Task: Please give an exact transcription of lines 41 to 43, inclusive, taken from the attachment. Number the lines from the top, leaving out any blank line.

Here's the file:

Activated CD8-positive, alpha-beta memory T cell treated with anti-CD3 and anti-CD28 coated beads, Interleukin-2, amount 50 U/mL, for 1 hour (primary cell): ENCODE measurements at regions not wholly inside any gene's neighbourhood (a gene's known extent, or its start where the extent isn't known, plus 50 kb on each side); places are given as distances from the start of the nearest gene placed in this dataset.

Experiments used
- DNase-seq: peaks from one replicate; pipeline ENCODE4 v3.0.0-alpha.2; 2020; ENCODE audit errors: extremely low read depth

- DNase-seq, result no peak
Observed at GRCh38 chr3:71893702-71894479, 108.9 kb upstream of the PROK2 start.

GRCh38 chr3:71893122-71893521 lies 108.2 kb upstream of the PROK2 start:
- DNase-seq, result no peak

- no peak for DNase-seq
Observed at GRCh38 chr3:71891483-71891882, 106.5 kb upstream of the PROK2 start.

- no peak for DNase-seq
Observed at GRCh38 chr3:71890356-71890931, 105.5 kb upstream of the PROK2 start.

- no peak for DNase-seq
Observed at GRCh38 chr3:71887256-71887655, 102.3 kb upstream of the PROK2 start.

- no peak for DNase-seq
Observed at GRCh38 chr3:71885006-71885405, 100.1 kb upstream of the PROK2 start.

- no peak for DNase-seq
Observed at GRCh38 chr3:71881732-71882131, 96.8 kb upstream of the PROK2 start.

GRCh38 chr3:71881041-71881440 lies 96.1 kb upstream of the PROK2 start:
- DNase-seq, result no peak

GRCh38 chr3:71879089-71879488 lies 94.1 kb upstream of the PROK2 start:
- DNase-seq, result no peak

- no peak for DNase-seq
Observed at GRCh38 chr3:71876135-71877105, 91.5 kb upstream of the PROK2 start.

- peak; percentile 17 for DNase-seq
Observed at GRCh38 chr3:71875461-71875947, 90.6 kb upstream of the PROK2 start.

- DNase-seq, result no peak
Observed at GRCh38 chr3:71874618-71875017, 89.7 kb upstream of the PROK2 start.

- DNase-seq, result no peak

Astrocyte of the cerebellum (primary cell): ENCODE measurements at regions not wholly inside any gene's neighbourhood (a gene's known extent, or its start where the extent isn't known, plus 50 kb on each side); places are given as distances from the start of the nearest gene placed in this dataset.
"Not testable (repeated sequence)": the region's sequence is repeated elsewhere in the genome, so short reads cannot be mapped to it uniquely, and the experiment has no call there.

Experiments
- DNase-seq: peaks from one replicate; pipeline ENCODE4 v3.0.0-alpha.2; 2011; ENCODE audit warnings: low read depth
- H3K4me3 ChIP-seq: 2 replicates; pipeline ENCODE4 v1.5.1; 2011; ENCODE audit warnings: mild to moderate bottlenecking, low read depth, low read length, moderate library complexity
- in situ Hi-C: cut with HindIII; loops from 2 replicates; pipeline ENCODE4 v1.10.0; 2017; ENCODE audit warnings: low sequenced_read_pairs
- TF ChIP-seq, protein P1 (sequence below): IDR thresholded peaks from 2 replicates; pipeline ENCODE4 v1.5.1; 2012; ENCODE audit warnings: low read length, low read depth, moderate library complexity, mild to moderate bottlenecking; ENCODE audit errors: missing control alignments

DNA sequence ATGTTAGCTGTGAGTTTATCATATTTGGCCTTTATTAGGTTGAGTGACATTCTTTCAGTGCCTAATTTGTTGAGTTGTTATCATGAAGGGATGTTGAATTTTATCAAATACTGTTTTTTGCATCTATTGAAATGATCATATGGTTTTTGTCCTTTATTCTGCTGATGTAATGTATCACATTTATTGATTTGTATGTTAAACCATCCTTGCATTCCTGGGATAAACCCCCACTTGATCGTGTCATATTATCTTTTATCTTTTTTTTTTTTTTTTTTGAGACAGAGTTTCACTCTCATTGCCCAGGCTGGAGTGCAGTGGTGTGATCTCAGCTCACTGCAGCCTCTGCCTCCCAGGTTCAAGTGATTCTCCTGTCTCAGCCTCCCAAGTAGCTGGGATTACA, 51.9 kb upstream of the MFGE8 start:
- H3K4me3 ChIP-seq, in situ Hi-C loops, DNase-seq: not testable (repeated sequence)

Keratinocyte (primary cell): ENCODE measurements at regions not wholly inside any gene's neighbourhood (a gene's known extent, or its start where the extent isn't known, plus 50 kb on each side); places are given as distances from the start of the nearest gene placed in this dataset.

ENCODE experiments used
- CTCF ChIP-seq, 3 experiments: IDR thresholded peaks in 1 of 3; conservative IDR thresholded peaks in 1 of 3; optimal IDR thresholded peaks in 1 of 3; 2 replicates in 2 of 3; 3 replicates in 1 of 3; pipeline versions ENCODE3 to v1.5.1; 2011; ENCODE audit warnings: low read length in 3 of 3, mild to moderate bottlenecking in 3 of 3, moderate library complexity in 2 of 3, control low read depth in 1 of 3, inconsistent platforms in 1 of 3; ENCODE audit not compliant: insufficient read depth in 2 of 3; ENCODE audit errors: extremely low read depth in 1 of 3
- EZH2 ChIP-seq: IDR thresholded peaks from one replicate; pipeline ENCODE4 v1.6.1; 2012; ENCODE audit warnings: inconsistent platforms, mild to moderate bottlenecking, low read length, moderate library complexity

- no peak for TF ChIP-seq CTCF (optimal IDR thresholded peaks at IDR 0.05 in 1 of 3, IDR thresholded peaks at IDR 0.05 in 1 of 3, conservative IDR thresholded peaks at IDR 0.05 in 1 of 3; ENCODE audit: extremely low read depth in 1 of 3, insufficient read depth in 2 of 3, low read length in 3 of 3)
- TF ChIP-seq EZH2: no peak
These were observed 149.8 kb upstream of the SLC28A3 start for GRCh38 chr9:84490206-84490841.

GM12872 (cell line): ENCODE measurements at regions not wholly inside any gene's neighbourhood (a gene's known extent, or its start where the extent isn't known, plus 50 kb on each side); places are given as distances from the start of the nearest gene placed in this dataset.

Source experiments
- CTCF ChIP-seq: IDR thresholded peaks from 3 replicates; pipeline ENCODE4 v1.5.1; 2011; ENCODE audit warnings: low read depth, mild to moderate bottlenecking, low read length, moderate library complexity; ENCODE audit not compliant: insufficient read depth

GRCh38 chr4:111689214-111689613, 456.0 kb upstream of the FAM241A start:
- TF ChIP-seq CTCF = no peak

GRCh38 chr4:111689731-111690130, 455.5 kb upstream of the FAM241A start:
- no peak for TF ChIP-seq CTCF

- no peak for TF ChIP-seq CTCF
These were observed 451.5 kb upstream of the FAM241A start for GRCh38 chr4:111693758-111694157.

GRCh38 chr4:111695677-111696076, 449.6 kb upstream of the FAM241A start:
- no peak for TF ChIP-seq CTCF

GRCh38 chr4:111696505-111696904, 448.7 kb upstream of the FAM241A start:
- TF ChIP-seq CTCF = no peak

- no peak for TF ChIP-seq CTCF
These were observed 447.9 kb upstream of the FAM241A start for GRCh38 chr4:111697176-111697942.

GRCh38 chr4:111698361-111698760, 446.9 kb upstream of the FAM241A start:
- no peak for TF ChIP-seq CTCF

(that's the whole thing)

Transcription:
- EZH2 ChIP-seq: IDR thresholded peaks from one replicate; pipeline ENCODE4 v1.6.1; 2012; ENCODE audit warnings: inconsistent platforms, mild to moderate bottlenecking, low read length, moderate library complexity

- no peak for TF ChIP-seq CTCF (optimal IDR thresholded peaks at IDR 0.05 in 1 of 3, IDR thresholded peaks at IDR 0.05 in 1 of 3, conservative IDR thresholded peaks at IDR 0.05 in 1 of 3; ENCODE audit: extremely low read depth in 1 of 3, insufficient read depth in 2 of 3, low read length in 3 of 3)
- TF ChIP-seq EZH2: no peak